Grades Before Test Scores


It’s not all about the test scores, stupid.

That sums up a new University of Chicago study, a groundbreaking analysis of middle-school student performance that lays out which measures best predict success in high school and college.

What matters most for later academic success are middle-school grades and attendance, far more than test scores and demographic factors (race, poverty and the like), concluded the study of Chicago Public Schools fifth- through eleventh-graders. Standardized test scores are not the best predictors of academic success, as our test-crazed world might have us believe.

The real-world implications are clear: the Chicago Public Schools should continue to scale back its intense focus on standardized tests and turn to what matters — boosting middle-school grades and attendance.

The researchers found that attendance and overall grade-point average in middle school were the strongest predictors of actual school performance in ninth grade and 11th grade, both of which strongly predict high-school graduation rates and college success.

This new finding builds on a similar, well-established finding for high schools: grades are by far the most important predictor of getting into college and eventually graduating, more so than ACT or SAT scores or high school coursework.

“Test scores are very good at predicting future test scores but not as strongly predictive of other outcomes we care about, like whether students will struggle or succeed in high school coursework or graduate from college,” Elaine Allensworth, director of the university’s Consortium on Chicago School Research and lead author of the study, said in a statement.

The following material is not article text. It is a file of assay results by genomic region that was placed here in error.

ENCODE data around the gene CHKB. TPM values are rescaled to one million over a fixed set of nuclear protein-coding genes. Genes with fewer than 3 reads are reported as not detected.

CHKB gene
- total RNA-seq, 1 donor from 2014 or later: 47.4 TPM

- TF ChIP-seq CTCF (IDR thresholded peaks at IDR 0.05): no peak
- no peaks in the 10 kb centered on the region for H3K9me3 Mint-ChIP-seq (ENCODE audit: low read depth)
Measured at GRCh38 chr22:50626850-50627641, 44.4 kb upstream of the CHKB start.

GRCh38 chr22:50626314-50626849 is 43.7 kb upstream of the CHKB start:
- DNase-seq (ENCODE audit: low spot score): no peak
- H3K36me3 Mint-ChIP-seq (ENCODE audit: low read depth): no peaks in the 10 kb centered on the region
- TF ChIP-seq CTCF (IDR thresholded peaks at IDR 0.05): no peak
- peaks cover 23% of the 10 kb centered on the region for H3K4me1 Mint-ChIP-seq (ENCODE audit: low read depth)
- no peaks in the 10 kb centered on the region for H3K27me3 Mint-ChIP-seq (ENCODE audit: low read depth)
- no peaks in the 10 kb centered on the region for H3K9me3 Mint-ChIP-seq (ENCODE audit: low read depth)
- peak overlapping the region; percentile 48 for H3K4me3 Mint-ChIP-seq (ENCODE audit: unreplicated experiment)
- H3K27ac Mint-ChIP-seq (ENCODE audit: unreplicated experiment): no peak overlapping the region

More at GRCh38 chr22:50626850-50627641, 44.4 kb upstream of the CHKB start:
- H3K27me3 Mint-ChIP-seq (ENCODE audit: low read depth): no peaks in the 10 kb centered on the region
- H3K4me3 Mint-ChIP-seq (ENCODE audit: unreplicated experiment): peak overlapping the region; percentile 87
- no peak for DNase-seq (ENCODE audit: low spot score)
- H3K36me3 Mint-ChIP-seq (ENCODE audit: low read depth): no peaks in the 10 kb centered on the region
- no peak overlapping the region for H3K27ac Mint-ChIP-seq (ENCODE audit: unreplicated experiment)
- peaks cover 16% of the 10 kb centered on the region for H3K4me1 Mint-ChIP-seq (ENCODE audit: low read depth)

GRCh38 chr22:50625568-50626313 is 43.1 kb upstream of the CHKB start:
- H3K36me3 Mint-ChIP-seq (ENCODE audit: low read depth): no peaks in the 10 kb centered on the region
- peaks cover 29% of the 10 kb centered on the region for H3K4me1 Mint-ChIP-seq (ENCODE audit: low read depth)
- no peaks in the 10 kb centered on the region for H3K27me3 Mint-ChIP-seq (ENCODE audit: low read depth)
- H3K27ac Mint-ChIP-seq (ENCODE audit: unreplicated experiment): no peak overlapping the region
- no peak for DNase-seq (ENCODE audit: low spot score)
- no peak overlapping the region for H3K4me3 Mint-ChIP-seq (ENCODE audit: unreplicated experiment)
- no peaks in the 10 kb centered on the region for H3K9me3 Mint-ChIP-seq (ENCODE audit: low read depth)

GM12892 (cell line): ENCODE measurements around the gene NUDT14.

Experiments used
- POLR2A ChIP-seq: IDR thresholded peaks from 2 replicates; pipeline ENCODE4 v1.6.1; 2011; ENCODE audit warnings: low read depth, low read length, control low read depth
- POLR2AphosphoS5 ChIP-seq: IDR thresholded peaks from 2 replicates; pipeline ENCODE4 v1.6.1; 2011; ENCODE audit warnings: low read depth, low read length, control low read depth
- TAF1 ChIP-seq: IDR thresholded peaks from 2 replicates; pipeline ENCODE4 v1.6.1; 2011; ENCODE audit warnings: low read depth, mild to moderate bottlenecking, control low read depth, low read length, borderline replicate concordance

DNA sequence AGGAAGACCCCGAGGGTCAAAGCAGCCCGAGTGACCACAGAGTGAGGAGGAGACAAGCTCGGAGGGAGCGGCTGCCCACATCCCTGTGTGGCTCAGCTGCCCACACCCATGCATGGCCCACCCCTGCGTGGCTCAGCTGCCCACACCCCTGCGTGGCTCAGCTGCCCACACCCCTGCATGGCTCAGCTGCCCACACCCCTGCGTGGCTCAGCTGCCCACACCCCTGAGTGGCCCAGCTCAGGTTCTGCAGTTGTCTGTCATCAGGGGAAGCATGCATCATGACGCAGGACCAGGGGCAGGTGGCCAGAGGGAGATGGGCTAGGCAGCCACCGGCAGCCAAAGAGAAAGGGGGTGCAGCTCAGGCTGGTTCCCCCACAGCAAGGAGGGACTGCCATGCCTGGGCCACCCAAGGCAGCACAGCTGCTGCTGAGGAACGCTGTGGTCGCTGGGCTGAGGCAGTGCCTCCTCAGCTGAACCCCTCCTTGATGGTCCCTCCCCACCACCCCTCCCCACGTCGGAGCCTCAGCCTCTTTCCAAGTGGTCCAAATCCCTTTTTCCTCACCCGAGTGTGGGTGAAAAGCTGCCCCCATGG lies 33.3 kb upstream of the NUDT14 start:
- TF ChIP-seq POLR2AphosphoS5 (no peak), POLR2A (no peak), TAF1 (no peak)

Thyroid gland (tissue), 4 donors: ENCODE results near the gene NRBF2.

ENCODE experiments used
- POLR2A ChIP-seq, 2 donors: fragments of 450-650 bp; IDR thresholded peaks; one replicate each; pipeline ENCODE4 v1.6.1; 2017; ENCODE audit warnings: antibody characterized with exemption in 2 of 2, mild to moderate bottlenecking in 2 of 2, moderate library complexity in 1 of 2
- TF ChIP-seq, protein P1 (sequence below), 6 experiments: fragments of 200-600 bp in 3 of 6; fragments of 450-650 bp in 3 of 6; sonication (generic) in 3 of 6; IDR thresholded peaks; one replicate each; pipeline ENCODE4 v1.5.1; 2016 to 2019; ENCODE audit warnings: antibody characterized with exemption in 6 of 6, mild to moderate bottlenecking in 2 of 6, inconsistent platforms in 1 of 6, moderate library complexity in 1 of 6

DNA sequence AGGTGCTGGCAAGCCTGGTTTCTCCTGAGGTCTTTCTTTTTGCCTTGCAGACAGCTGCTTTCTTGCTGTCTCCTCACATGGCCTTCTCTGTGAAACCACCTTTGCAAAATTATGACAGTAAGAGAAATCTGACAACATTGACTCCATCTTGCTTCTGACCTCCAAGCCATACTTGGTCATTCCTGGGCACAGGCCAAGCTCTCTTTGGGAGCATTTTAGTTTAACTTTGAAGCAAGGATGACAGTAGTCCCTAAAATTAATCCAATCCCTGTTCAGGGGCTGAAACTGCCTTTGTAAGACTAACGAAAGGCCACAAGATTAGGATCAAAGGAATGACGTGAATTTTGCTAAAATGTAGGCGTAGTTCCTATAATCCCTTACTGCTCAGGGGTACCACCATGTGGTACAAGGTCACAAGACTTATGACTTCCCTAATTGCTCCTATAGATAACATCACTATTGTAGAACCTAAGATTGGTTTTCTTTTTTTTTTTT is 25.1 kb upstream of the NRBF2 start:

Good grades reflect mastery of skills valuable in college and in life in general, such as broad knowledge (not just reading and math), writing and capacity for sustained effort. Standardized tests, in contrast, hone in on a far more narrow band of skills. They have value, but too tight a focus on test prep is counterproductive.

“It actually discourages teachers from spending time on things that are more important for kids,” Allensworth said in an interview.

The researchers also found far less variability in what constituted an A or B grade at schools across the city than one might suspect. There is variability, as much as a half grade point at the extreme, but it’s not enough to undermine the predictive value of grades.

Other key take-aways from the study:

◆ These findings allow schools to identify kids as young as fifth grade at risk of failing in high school based on their grades and attendance records, and to target intervention to boost those two areas, which are more malleable than test scores.

The researchers found, for example, that students’ probability of being on track in the ninth grade goes from 66 to 93 percent, depending on whether their attendance declines (from 97 to 93 percent) or improves (from 97 to 99 percent) in the middle school grades. Students with attendance below 90 percent in middle school are at high risk of not graduating from high school.